- Author: Sarah Sheehan
The Cananga odorata is valued for the perfume extracted from its flowers, called ylang-ylang (a name also sometimes used for the tree itself), which is an essential oil used in aromatherapy. The oil from ylang-ylang is widely used in perfumery for oriental or floral themed perfumes (such as Chanel No 5).
Cardamom is a spice made from the seeds of several plants in the genera Elettaria and Amomum in the family Zingiberaceae. They are recognised by their small seed pods: triangular in cross-section and spindle-shaped, with a thin papery outer shell and small black seeds; Elettaria pods are light green and smaller, while Amomum pods are larger and dark brown. Cardamom is the world's third-most expensive spice, surpassed in price per weight only by vanilla and saffron. It is said to calm a crying baby as it makes them sleepy.
Nutmeg is one of the two spices – the other being mace – derived from several species of tree in the genus Myristica. The most important commercial species is Myristica fragrans, an evergreen tree. Nutmeg is the seed of the tree, roughly egg-shaped and about 0.8 to 1.2 in long 0.6 to 0.7 in wide, and weighing between 0.2 and 0.4 oz dried, while mace is the dried "lacy" reddish covering. The first harvest of nutmeg trees takes place 7–9 years after planting, and the trees reach full production after twenty years. Nutmeg is usually used in powdered form. Nutmeg and mace have similar sensory qualities, with nutmeg having a slightly sweeter and mace a more delicate flavor. Mace is often preferred in light dishes for the bright orange, saffron-like hue it imparts. Nutmeg is used for flavoring many dishes, usually in ground or grated form, and is best grated fresh in a nutmeg grater. For me, I use it in my Christmas gingerbread cookies and as a topping on eggnog.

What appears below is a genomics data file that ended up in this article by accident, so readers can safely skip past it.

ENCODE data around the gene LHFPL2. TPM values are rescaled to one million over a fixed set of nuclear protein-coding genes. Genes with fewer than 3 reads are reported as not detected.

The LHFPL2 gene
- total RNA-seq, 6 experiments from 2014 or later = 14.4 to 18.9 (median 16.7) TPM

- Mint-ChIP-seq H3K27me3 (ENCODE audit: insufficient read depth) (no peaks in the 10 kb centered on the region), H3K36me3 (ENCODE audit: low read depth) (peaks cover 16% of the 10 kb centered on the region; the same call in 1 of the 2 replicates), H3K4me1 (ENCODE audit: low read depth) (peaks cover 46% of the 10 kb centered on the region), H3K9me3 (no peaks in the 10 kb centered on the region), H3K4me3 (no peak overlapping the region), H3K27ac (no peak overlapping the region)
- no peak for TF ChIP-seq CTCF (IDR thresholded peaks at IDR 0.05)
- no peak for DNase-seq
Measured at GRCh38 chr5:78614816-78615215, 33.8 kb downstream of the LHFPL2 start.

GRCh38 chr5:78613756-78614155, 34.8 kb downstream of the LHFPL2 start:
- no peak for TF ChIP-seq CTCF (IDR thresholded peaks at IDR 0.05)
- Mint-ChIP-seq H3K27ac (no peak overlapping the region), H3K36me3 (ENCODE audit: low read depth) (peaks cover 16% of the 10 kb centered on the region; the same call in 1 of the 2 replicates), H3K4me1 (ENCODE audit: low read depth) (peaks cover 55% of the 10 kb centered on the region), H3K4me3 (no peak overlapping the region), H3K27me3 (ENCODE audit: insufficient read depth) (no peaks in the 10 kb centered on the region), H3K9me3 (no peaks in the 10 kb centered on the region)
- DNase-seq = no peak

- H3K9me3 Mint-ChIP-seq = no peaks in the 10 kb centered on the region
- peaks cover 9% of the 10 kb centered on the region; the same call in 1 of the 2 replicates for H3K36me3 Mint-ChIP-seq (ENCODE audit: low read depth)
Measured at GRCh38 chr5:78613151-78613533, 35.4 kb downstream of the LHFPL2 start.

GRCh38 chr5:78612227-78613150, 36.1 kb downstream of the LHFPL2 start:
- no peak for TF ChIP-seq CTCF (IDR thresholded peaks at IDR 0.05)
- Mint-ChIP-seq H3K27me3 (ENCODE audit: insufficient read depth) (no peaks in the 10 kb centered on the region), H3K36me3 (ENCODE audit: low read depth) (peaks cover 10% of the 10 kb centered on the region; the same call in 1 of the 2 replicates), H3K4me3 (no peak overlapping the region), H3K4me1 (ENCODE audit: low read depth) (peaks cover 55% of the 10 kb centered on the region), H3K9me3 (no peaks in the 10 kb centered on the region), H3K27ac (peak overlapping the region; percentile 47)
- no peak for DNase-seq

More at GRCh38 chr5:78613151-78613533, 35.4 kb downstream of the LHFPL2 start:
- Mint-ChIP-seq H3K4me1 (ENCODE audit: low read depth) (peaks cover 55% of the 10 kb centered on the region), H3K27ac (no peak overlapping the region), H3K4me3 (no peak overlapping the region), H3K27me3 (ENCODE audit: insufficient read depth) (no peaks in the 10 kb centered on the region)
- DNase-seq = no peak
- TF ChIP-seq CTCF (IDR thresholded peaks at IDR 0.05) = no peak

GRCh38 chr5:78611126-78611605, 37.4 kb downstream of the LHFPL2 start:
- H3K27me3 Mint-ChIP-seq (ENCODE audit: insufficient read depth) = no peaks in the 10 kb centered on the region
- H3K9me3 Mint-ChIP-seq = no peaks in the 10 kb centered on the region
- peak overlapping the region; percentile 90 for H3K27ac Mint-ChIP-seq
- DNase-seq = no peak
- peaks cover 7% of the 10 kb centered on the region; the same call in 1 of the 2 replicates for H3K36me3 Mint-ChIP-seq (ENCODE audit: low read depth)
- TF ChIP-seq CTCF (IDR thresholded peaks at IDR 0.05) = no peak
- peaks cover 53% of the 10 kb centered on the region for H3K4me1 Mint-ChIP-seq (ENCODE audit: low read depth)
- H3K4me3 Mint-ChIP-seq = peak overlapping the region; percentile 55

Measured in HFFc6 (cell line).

Wrapping up our journey through the plantation was the skittering up a very tall coconut tree by another local boy was the last of our exploration. He was amazing taking less two minutes to climb the tree. The coconut tree (Cocos nucifera) is a member of the family Arecaceae (palm family) and was at least 50 to 60' high. He was back in a flash with coconuts for us all. With his broad knife wracked at each coconut enabling us to have a refreshing drink and a taste of the meat.
Coconuts are known for their great versatility, as evidenced by many traditional uses, ranging from food to cosmetics. They form a regular part of the diets of many people in the tropics and subtropics. Coconuts are distinct from other fruits for their large quantity of "water", and when immature, they are known as tender-nuts or jelly-nuts and may be harvested for their potable coconut water. When mature, they still contain some water and can be used as seed nuts or processed to give oil from the kernel.
We concluded our tour with a tasting of many very fresh, very ripe fruits and teas. It was an amazing experience to see the spices growing, learn the production process and the many uses they have. Now when I next visit a Spice Market, be in Turkey, Hungary, Tunisia, Austria or anywhere in the world, I will be awed by the work that went into bring those spices into our lives.
- Author: Sarah Sheehan